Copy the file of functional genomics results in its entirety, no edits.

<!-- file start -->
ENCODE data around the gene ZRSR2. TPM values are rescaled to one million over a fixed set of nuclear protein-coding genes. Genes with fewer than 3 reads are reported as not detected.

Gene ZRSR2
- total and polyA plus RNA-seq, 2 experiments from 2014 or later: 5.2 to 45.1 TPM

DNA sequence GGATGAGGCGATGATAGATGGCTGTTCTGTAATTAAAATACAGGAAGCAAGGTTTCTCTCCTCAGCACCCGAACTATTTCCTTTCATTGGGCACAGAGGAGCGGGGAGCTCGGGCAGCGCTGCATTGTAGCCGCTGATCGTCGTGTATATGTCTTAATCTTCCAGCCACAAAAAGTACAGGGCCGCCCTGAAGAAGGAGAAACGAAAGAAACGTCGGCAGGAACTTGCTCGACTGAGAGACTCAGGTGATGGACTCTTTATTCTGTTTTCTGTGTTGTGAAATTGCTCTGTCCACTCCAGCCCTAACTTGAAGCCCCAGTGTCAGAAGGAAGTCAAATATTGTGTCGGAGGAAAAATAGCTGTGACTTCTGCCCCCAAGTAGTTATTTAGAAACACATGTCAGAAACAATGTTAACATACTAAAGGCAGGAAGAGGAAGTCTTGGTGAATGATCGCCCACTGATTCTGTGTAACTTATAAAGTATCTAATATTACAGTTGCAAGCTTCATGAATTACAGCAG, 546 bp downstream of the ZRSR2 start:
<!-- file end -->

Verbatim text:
ENCODE data around the gene ZRSR2. TPM values are rescaled to one million over a fixed set of nuclear protein-coding genes. Genes with fewer than 3 reads are reported as not detected.

Gene ZRSR2
- total and polyA plus RNA-seq, 2 experiments from 2014 or later: 5.2 to 45.1 TPM

DNA sequence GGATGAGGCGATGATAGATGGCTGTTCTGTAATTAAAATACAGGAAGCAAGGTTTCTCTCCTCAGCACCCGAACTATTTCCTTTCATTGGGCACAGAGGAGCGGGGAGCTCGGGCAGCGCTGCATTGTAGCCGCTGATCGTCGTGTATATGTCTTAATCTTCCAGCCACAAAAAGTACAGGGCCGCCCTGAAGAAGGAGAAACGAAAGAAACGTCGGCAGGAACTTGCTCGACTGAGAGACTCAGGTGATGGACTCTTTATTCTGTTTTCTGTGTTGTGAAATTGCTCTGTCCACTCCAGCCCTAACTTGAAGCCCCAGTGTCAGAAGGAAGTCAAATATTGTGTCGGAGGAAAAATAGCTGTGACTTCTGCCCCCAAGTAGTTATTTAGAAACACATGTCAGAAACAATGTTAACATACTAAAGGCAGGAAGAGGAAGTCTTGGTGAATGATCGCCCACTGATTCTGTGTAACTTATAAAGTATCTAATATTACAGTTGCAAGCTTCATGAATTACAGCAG, 546 bp downstream of the ZRSR2 start: